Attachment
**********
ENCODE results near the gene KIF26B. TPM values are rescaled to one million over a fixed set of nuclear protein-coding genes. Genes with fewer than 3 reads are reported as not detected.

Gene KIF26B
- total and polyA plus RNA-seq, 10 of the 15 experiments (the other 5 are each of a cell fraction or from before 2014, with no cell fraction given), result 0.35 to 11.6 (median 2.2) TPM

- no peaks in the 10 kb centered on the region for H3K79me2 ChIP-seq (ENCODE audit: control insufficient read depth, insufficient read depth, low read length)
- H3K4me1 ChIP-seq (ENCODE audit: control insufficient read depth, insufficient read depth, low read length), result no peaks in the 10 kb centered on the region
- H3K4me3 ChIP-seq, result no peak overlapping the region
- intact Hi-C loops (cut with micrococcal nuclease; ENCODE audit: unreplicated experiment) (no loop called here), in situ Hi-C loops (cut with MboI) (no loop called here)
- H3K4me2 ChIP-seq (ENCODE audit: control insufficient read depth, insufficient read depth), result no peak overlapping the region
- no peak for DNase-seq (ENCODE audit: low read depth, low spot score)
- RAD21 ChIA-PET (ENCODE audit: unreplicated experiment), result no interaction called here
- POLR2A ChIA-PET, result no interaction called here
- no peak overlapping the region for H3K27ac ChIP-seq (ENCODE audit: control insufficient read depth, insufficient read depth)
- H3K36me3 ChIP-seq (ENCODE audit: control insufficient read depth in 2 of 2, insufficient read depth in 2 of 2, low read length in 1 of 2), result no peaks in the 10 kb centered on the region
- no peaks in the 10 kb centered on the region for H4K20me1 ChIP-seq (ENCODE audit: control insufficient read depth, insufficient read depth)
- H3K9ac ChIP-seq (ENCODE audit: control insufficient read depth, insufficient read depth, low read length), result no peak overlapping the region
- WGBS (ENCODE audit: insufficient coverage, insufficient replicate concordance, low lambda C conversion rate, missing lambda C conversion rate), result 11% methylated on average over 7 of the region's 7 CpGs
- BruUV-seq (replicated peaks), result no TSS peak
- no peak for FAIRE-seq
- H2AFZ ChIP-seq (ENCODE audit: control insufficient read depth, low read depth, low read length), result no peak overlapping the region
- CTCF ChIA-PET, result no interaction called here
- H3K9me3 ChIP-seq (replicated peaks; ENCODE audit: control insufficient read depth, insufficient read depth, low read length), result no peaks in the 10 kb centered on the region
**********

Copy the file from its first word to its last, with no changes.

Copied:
ENCODE results near the gene KIF26B. TPM values are rescaled to one million over a fixed set of nuclear protein-coding genes. Genes with fewer than 3 reads are reported as not detected.

Gene KIF26B
- total and polyA plus RNA-seq, 10 of the 15 experiments (the other 5 are each of a cell fraction or from before 2014, with no cell fraction given), result 0.35 to 11.6 (median 2.2) TPM

- no peaks in the 10 kb centered on the region for H3K79me2 ChIP-seq (ENCODE audit: control insufficient read depth, insufficient read depth, low read length)
- H3K4me1 ChIP-seq (ENCODE audit: control insufficient read depth, insufficient read depth, low read length), result no peaks in the 10 kb centered on the region
- H3K4me3 ChIP-seq, result no peak overlapping the region
- intact Hi-C loops (cut with micrococcal nuclease; ENCODE audit: unreplicated experiment) (no loop called here), in situ Hi-C loops (cut with MboI) (no loop called here)
- H3K4me2 ChIP-seq (ENCODE audit: control insufficient read depth, insufficient read depth), result no peak overlapping the region
- no peak for DNase-seq (ENCODE audit: low read depth, low spot score)
- RAD21 ChIA-PET (ENCODE audit: unreplicated experiment), result no interaction called here
- POLR2A ChIA-PET, result no interaction called here
- no peak overlapping the region for H3K27ac ChIP-seq (ENCODE audit: control insufficient read depth, insufficient read depth)
- H3K36me3 ChIP-seq (ENCODE audit: control insufficient read depth in 2 of 2, insufficient read depth in 2 of 2, low read length in 1 of 2), result no peaks in the 10 kb centered on the region
- no peaks in the 10 kb centered on the region for H4K20me1 ChIP-seq (ENCODE audit: control insufficient read depth, insufficient read depth)
- H3K9ac ChIP-seq (ENCODE audit: control insufficient read depth, insufficient read depth, low read length), result no peak overlapping the region
- WGBS (ENCODE audit: insufficient coverage, insufficient replicate concordance, low lambda C conversion rate, missing lambda C conversion rate), result 11% methylated on average over 7 of the region's 7 CpGs
- BruUV-seq (replicated peaks), result no TSS peak
- no peak for FAIRE-seq
- H2AFZ ChIP-seq (ENCODE audit: control insufficient read depth, low read depth, low read length), result no peak overlapping the region
- CTCF ChIA-PET, result no interaction called here
- H3K9me3 ChIP-seq (replicated peaks; ENCODE audit: control insufficient read depth, insufficient read depth, low read length), result no peaks in the 10 kb centered on the region